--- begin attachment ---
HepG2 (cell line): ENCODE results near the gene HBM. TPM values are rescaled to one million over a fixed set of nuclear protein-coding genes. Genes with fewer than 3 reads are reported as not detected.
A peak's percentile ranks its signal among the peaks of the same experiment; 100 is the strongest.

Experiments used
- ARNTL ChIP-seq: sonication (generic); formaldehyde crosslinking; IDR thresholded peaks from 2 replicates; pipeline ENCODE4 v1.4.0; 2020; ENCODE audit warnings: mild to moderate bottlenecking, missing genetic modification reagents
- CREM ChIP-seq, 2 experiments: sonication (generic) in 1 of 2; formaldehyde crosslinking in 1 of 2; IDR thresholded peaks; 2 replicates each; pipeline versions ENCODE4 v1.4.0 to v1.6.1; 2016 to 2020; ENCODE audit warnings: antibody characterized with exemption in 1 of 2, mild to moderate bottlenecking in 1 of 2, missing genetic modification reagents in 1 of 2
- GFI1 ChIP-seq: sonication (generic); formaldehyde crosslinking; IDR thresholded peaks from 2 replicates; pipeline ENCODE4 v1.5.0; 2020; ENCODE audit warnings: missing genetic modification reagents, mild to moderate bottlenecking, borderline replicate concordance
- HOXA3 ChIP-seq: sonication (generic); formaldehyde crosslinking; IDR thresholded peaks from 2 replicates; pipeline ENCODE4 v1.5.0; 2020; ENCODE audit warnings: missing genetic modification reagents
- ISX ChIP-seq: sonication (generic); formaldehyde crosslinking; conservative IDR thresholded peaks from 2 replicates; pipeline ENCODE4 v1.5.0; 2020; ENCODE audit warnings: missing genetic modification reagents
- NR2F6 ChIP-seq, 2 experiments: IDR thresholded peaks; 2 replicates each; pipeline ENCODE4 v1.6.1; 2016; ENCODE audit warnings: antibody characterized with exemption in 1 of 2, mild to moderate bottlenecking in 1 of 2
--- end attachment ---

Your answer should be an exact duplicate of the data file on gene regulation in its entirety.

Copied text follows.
HepG2 (cell line): ENCODE results near the gene HBM. TPM values are rescaled to one million over a fixed set of nuclear protein-coding genes. Genes with fewer than 3 reads are reported as not detected.
A peak's percentile ranks its signal among the peaks of the same experiment; 100 is the strongest.

Experiments used
- ARNTL ChIP-seq: sonication (generic); formaldehyde crosslinking; IDR thresholded peaks from 2 replicates; pipeline ENCODE4 v1.4.0; 2020; ENCODE audit warnings: mild to moderate bottlenecking, missing genetic modification reagents
- CREM ChIP-seq, 2 experiments: sonication (generic) in 1 of 2; formaldehyde crosslinking in 1 of 2; IDR thresholded peaks; 2 replicates each; pipeline versions ENCODE4 v1.4.0 to v1.6.1; 2016 to 2020; ENCODE audit warnings: antibody characterized with exemption in 1 of 2, mild to moderate bottlenecking in 1 of 2, missing genetic modification reagents in 1 of 2
- GFI1 ChIP-seq: sonication (generic); formaldehyde crosslinking; IDR thresholded peaks from 2 replicates; pipeline ENCODE4 v1.5.0; 2020; ENCODE audit warnings: missing genetic modification reagents, mild to moderate bottlenecking, borderline replicate concordance
- HOXA3 ChIP-seq: sonication (generic); formaldehyde crosslinking; IDR thresholded peaks from 2 replicates; pipeline ENCODE4 v1.5.0; 2020; ENCODE audit warnings: missing genetic modification reagents
- ISX ChIP-seq: sonication (generic); formaldehyde crosslinking; conservative IDR thresholded peaks from 2 replicates; pipeline ENCODE4 v1.5.0; 2020; ENCODE audit warnings: missing genetic modification reagents
- NR2F6 ChIP-seq, 2 experiments: IDR thresholded peaks; 2 replicates each; pipeline ENCODE4 v1.6.1; 2016; ENCODE audit warnings: antibody characterized with exemption in 1 of 2, mild to moderate bottlenecking in 1 of 2